Another soft active device (WSAD) uses tension bands driven by servo motors was developed mainly for stooped postures. It reduced muscle activity of TES, LES, LD, and RA by 42, 47, 28, and 9%, respectively (Luo and Yu, 2013).

Maximum reductions of muscle activity for active back-support devices were observed for Soft Power Suit. The device is equipped with twisted string actuators, making it lightweight and capable of generating high forces in a linear direction. The muscle activity reduction measured for the erector spine, biceps femoris, gastrocnemius medialis, and semitendinosus was 69.2, 35, 63.6, and 48.25% respectively (Yao et al., 2019).

To summarize, both passive and active exoskeletons, help in muscle activity reduction at the lumbosacral (L5/S1) area, making any physical task simpler to accomplish. In this analysis, a passive exoskeleton called Paexo was shown to have the highest reduction in muscle activity. This might be because the experiment only investigated one posture. Further experiments including dynamic tasks would give a more comprehensive perspective of the muscle activity decrease for PAEXO. An active device (Soft Power Suit) on the other hand, allows for considerable decreases in muscular activity while executing a dynamic task. In terms of their impact on physical load, these studies suggest that they all can reduce muscular activity in the lower back for varying tasks (e.g., lifting and static bending). Another potential challenge many active devices face is the bulkiness of the device itself, mainly due to the weight of actuators and batteries. However, there are devices such as Soft Power suit, Waist assist suit, Spine inspired continuum soft Exo, WSAD, Japet (Atlas), and HAL which weigh under 3 kg. A device such as the Lower back robotic exoskeleton that weighs approximately 11.2 Kg excluding batteries may prove to be discomforting in the long run.

Exoskeleton Adaptation Challenges

Passive exoskeletons are generally user-friendly, cost-effective, lightweight (1.5–3 Kg), and provide the intended range of motion. These aspects have caused passive exoskeletons to gain immense interest among ergonomics, human factors, robotics, and biomechanics researchers as well as captains of industry as a potential solution to prevent musculoskeletal back injuries. Few issues have come into the light regarding the potentially negative effects related to higher leg muscle activity, muscle deconditioning, and high levels of discomfort. On the contrary, new active exoskeletons have emerged in the market (Hyundai H-WEX5 and ATOUN Model A4), as industries have invested significantly in this area. Even though active exoskeletons have more design complexities, they have biomechanical advantages compared to passive devices because of their intrinsic versatility.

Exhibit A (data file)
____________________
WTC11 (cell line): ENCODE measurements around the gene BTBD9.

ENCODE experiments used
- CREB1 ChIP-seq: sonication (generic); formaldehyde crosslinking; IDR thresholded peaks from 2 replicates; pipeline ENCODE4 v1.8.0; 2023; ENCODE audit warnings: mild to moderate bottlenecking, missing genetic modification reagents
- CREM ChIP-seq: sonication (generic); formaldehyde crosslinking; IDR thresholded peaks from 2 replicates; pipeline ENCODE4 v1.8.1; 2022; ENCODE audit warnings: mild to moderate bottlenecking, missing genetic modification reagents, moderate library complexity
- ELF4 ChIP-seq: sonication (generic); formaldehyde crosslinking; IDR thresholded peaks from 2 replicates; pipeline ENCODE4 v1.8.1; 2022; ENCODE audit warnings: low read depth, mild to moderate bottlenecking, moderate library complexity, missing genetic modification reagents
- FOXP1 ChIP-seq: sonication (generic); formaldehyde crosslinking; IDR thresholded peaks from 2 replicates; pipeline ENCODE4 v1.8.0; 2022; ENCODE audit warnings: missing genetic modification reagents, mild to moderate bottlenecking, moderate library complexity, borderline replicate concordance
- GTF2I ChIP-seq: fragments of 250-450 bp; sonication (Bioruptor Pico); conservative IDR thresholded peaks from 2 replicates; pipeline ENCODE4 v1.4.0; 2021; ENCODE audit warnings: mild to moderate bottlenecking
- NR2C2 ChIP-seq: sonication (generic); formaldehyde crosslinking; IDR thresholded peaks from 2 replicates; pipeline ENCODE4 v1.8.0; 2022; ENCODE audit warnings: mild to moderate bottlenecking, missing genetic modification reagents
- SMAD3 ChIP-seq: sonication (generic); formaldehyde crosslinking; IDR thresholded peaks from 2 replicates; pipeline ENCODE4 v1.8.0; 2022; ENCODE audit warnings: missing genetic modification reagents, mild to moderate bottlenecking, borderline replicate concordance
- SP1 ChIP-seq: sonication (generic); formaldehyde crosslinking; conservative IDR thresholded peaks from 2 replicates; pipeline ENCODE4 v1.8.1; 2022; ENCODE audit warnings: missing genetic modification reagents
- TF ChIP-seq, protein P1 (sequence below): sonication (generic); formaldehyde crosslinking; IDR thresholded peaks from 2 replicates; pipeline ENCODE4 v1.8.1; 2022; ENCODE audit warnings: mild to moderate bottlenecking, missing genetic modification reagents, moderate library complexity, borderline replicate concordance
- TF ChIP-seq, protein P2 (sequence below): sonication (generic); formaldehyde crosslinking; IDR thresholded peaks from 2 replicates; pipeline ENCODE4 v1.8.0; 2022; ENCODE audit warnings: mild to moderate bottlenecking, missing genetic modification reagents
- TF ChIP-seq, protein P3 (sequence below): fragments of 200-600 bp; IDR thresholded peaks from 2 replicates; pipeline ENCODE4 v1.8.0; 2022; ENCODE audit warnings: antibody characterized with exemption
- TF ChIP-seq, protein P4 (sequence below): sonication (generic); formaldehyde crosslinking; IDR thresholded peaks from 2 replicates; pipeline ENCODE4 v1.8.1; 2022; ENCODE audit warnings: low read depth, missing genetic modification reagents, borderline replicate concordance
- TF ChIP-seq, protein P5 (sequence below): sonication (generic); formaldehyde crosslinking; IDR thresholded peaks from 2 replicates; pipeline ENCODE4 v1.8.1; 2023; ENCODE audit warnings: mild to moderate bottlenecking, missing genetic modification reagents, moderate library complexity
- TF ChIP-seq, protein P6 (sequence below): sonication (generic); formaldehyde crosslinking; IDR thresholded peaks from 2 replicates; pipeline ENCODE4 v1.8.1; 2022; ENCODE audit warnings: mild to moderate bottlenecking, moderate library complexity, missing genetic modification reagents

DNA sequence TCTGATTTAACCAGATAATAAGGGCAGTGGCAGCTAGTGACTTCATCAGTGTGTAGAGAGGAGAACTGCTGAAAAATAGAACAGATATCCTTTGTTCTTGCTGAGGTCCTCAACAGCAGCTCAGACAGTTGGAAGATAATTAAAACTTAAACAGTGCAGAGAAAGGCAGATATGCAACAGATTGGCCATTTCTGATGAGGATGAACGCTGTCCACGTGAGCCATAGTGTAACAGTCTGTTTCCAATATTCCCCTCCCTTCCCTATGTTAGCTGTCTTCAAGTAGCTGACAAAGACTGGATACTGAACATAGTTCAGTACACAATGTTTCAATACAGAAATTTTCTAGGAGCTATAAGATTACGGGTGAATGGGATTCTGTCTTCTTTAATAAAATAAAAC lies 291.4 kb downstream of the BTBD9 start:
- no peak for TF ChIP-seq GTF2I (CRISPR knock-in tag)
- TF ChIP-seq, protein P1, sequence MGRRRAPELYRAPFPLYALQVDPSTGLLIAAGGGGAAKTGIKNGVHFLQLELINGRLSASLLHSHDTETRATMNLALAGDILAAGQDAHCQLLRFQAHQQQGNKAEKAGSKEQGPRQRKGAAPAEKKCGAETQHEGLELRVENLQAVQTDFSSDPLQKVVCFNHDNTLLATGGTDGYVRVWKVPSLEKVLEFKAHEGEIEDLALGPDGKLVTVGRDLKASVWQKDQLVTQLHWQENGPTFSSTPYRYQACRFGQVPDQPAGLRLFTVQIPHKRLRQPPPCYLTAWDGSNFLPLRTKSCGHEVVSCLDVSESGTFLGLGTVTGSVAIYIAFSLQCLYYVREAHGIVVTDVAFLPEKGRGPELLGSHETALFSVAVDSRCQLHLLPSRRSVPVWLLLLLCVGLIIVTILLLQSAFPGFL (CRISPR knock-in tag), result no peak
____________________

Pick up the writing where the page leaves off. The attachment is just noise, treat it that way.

Several factors have been identified in previous studies to be responsible for lesser adaptability of the back support exoskeletons: kinematic incompatibility (Barrett and Fathallah, 2001), loss of range of motion (Abdoli-E et al., 2006; Baltrusch et al., 2018), discomfort (Abdoli-E et al., 2006; Muramatsu et al., 2013; Bosch et al., 2016), excessive force application (Abdoli-E et al., 2006), not easy to use (Barrett and Fathallah, 2001), long donning times (Junius et al., 2017), absence of weight-support functionality in soft robotic suits and lack of flexibility to be employed in a range of real-world scenarios (Bosch et al., 2016). Furthermore, there are concerns regarding the adoption of orthoses and assistive exoskeletons for an extended period of time, because they might lead to trunk muscle deconditioning. Therefore, it is essential to either restrict the time to use them or combine them with strengthening activities. Exoskeletons utilized in the industry for back support may be subject to the same situation and suggestion.

The real effect on potentially preventing back injury occurrence, yet to be evaluated, as till today substantial technical challenges and inadequate safety standards hinder the large-scale implementation in workplaces.

Conclusion

This article comprises a systematic review of existing back-support devices in three distinct functional and structural features which are 1) actuation and structure, 2) kinematic compatibility, and 3) Reduction of muscular activities. Design choices for each of these features govern the comfort, biomechanical effectiveness, complexity, and cost-effectiveness of the resulting exoskeletons.